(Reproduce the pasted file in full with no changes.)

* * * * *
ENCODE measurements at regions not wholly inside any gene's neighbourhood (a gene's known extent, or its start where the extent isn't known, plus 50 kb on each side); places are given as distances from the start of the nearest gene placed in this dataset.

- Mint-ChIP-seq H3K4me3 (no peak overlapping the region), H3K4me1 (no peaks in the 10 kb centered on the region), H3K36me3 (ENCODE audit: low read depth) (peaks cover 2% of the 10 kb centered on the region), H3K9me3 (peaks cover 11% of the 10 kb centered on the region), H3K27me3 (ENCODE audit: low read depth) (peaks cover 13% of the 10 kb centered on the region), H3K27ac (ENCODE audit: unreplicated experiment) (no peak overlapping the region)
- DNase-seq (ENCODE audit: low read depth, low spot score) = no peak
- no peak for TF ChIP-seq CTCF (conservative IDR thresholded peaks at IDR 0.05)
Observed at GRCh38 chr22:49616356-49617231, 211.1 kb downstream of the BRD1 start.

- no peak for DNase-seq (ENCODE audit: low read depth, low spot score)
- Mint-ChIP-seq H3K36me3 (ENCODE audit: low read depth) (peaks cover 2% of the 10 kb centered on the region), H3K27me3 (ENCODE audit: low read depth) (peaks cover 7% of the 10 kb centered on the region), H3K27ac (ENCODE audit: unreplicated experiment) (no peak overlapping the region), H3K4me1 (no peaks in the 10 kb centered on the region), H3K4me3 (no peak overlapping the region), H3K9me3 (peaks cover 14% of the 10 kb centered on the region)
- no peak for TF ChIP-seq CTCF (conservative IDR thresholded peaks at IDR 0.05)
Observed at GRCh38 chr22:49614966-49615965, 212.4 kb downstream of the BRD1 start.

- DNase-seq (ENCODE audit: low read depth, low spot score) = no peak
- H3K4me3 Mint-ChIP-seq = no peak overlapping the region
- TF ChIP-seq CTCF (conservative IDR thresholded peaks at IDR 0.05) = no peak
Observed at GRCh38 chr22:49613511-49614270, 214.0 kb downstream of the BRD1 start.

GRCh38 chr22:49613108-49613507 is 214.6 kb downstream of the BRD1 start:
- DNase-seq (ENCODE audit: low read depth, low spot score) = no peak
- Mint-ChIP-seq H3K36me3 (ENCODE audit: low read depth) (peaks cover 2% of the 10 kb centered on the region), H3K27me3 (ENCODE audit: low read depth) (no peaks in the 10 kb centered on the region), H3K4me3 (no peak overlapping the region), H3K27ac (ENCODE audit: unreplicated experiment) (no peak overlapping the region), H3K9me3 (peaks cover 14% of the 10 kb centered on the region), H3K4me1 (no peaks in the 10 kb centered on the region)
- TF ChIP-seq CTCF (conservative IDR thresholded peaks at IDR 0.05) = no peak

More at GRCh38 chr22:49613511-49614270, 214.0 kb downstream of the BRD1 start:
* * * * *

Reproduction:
ENCODE measurements at regions not wholly inside any gene's neighbourhood (a gene's known extent, or its start where the extent isn't known, plus 50 kb on each side); places are given as distances from the start of the nearest gene placed in this dataset.

- Mint-ChIP-seq H3K4me3 (no peak overlapping the region), H3K4me1 (no peaks in the 10 kb centered on the region), H3K36me3 (ENCODE audit: low read depth) (peaks cover 2% of the 10 kb centered on the region), H3K9me3 (peaks cover 11% of the 10 kb centered on the region), H3K27me3 (ENCODE audit: low read depth) (peaks cover 13% of the 10 kb centered on the region), H3K27ac (ENCODE audit: unreplicated experiment) (no peak overlapping the region)
- DNase-seq (ENCODE audit: low read depth, low spot score) = no peak
- no peak for TF ChIP-seq CTCF (conservative IDR thresholded peaks at IDR 0.05)
Observed at GRCh38 chr22:49616356-49617231, 211.1 kb downstream of the BRD1 start.

- no peak for DNase-seq (ENCODE audit: low read depth, low spot score)
- Mint-ChIP-seq H3K36me3 (ENCODE audit: low read depth) (peaks cover 2% of the 10 kb centered on the region), H3K27me3 (ENCODE audit: low read depth) (peaks cover 7% of the 10 kb centered on the region), H3K27ac (ENCODE audit: unreplicated experiment) (no peak overlapping the region), H3K4me1 (no peaks in the 10 kb centered on the region), H3K4me3 (no peak overlapping the region), H3K9me3 (peaks cover 14% of the 10 kb centered on the region)
- no peak for TF ChIP-seq CTCF (conservative IDR thresholded peaks at IDR 0.05)
Observed at GRCh38 chr22:49614966-49615965, 212.4 kb downstream of the BRD1 start.

- DNase-seq (ENCODE audit: low read depth, low spot score) = no peak
- H3K4me3 Mint-ChIP-seq = no peak overlapping the region
- TF ChIP-seq CTCF (conservative IDR thresholded peaks at IDR 0.05) = no peak
Observed at GRCh38 chr22:49613511-49614270, 214.0 kb downstream of the BRD1 start.

GRCh38 chr22:49613108-49613507 is 214.6 kb downstream of the BRD1 start:
- DNase-seq (ENCODE audit: low read depth, low spot score) = no peak
- Mint-ChIP-seq H3K36me3 (ENCODE audit: low read depth) (peaks cover 2% of the 10 kb centered on the region), H3K27me3 (ENCODE audit: low read depth) (no peaks in the 10 kb centered on the region), H3K4me3 (no peak overlapping the region), H3K27ac (ENCODE audit: unreplicated experiment) (no peak overlapping the region), H3K9me3 (peaks cover 14% of the 10 kb centered on the region), H3K4me1 (no peaks in the 10 kb centered on the region)
- TF ChIP-seq CTCF (conservative IDR thresholded peaks at IDR 0.05) = no peak

More at GRCh38 chr22:49613511-49614270, 214.0 kb downstream of the BRD1 start: